The process is straightforward and sounds easy - just time consuming, messy and potentially hazardous. Following is a condensed version of the process as our knight explained it to us.
"Minwax is linseed oil and pigments,and the wood has absorbed way to much. Start by wiping it down with some mineral spirits keeping it as wet as possible, let it soak a bit then wipe it dry , then do it again, until you pull enough stain out to lighten. If you do not see a dramatic difference pretty fast, then use some lacquer thinner. Both solvents are very flammable, be sure to let the mineral spirits rags dry spread out, out side, they also are very flammable and subject to spontaneous combustion, also wear a good respirator. What you want to do is draw as much of the stain out as possible, the lacquer thinner will also help dry it down , when you feel you have removed as much of the stain as you can, let it dry, at least overnight. What I mainly want is to get as much of the oil out as we can, the mineral spirits and lacquer thinner will do that. If we can get the oil out, then we can bleach it to kill the stain color, but that’s a last resort."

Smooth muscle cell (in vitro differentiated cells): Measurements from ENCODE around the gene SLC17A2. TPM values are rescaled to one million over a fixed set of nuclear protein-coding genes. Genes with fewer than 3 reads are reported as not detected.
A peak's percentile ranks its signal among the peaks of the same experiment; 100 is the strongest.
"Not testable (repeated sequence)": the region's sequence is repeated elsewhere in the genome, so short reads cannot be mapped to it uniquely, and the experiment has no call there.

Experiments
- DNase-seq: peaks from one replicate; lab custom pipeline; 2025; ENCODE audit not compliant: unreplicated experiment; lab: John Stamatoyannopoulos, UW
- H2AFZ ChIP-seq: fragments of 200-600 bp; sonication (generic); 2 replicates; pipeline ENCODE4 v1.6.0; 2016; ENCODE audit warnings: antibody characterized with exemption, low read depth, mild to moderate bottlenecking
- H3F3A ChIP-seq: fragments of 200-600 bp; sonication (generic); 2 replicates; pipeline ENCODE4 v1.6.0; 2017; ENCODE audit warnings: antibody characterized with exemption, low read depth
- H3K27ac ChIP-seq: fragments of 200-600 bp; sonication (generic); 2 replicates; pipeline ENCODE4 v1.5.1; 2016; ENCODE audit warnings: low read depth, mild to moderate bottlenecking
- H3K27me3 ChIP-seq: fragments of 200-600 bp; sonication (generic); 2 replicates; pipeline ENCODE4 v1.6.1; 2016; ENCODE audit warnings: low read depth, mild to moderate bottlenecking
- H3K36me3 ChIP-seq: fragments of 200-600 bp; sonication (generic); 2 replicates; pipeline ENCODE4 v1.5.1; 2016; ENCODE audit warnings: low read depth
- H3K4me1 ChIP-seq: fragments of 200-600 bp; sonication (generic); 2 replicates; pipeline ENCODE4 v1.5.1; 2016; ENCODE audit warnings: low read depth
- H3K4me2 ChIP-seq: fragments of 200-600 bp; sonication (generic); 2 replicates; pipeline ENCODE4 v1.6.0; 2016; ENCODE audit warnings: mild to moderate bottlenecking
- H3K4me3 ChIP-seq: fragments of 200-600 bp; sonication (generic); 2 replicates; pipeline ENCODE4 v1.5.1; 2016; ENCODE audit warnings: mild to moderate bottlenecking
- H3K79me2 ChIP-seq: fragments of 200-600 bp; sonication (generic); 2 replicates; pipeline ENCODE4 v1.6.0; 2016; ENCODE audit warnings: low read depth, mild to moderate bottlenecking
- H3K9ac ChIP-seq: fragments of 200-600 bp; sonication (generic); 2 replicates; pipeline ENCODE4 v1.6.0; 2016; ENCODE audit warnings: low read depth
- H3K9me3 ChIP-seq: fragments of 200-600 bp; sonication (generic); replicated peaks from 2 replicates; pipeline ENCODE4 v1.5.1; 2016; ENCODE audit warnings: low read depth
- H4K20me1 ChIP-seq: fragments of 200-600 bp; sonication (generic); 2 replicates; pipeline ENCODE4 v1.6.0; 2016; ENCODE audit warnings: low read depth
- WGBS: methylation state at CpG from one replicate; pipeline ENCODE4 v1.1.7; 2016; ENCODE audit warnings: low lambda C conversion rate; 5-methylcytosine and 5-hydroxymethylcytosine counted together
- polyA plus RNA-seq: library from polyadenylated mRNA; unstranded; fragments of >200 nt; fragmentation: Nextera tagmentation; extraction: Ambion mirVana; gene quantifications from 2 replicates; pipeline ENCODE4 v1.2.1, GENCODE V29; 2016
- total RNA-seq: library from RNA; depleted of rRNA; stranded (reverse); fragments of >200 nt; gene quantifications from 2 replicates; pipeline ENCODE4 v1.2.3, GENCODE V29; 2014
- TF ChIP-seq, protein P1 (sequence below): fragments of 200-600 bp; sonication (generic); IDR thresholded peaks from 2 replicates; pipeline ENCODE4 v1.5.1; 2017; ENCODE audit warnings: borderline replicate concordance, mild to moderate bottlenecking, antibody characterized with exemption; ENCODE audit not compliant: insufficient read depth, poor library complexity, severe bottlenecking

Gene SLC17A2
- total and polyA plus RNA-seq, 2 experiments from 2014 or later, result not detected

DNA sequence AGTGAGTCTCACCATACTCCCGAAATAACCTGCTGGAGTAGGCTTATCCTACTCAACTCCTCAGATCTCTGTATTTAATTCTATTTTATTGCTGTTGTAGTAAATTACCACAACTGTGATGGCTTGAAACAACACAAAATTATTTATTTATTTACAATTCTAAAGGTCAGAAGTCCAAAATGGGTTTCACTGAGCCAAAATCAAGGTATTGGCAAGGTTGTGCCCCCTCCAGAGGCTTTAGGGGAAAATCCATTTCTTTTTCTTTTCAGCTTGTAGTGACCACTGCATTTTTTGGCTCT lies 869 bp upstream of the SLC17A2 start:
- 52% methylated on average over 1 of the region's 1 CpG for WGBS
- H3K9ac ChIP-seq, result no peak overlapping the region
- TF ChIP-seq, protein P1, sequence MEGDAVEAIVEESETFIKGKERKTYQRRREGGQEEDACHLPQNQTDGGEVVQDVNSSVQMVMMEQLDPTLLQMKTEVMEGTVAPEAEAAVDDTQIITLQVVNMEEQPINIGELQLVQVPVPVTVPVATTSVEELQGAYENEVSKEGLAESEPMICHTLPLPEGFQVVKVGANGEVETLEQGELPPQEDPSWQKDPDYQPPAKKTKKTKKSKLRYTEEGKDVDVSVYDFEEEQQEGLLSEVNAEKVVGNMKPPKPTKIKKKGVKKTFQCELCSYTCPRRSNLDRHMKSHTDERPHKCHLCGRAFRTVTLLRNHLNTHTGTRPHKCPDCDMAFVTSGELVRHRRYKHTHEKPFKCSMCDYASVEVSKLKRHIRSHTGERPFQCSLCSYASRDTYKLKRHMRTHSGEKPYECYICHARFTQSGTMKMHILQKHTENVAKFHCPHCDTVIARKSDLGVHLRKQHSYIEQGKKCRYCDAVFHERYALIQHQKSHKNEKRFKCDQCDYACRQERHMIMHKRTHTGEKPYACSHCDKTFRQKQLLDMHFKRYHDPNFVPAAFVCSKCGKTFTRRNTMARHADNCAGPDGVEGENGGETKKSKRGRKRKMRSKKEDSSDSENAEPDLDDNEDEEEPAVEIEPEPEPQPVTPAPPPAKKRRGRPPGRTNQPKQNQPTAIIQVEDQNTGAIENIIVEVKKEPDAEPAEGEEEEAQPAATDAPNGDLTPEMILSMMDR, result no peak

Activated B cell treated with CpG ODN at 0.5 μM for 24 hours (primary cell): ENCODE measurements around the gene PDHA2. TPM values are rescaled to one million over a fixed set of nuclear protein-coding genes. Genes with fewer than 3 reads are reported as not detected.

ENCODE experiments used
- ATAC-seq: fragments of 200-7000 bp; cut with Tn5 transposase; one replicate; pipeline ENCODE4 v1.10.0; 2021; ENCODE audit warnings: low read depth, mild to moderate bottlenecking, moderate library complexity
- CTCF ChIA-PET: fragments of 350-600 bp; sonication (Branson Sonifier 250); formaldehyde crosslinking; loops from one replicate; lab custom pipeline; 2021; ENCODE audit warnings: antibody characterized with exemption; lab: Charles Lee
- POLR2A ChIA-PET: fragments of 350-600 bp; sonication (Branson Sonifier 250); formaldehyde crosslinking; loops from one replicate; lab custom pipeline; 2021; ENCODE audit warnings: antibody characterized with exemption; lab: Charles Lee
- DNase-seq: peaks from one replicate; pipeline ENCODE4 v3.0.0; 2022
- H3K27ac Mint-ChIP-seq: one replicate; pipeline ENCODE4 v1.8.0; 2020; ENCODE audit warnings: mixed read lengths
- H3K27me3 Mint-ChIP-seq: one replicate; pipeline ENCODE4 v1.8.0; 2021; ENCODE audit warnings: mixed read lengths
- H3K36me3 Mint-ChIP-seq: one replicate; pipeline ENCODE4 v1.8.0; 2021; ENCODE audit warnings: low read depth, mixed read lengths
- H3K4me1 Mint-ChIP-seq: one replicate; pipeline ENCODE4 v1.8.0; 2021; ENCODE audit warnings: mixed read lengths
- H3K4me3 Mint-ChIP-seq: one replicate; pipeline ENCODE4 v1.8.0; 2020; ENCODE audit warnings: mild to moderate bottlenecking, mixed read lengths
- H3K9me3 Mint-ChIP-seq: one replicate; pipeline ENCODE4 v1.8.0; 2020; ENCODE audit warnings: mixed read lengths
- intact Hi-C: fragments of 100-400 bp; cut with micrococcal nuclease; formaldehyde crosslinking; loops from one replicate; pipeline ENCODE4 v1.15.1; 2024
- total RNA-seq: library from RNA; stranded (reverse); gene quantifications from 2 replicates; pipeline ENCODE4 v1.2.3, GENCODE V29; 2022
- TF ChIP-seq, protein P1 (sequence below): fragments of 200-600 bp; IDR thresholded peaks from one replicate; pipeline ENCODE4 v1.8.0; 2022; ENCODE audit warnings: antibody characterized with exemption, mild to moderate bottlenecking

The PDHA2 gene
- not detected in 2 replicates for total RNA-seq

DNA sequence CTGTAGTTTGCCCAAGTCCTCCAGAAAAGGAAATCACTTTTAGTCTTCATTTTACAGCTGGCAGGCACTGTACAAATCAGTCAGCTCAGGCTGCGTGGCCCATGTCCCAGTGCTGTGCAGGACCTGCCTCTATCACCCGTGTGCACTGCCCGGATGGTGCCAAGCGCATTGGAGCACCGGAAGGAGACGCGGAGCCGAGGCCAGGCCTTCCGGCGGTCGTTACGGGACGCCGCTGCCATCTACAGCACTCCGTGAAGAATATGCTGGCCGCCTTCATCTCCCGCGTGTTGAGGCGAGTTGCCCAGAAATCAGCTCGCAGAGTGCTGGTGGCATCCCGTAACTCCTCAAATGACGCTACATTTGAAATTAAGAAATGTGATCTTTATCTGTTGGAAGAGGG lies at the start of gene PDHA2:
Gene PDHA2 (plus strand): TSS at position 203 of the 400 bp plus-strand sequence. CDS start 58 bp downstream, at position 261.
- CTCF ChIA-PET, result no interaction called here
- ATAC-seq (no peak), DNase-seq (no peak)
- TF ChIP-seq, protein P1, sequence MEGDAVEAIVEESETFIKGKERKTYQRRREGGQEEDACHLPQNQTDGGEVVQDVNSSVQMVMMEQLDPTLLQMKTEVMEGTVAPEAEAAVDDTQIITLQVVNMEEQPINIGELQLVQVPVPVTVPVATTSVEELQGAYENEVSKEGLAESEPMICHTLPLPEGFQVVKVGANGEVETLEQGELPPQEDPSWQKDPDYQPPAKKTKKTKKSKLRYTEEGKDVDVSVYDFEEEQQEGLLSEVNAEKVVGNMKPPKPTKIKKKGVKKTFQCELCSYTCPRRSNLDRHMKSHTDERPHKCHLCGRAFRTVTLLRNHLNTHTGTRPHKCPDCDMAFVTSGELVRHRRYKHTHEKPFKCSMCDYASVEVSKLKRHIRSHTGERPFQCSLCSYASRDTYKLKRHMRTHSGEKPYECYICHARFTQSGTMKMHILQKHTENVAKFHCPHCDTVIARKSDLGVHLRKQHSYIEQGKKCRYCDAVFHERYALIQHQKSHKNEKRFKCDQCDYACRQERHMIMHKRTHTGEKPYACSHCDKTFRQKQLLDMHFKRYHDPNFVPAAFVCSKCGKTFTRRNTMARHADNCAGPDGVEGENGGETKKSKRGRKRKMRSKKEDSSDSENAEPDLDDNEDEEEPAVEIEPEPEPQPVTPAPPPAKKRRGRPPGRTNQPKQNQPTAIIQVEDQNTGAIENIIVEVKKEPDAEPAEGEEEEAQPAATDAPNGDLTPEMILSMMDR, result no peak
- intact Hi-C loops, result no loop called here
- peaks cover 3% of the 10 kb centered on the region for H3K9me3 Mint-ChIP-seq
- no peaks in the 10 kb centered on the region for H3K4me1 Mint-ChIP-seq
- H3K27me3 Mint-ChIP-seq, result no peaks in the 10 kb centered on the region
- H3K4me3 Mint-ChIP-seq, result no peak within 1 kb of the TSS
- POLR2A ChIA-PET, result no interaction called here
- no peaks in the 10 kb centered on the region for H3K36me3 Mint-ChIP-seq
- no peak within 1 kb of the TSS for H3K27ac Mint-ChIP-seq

There is more to the info, but this is enough to give you an idea.
We spent today wetting and wiping the woodwork with mineral spirits and then switched to lacquer thinner. We were amazed at just how much stain came out.
The pictures that follow do give an idea of how much we got out, but it still looks dark. This is another one of those times where the reality looks a lot different than the pictures.
You can see some of the lightening of the jambs, under the lintel.
Do you see how pale it is looking?
If I'm understanding my research properly, the spirits and thinner are pulling out the oils used in the stain along with some of the pigment.
The oil needs to be removed so that the bleach will kill the stain that's left over.
I wasn't able to get a good picture, but there are some spots where the woodwork is basically back to it's pre-stain condition. The spots are so small I just couldn't get the pictures to take.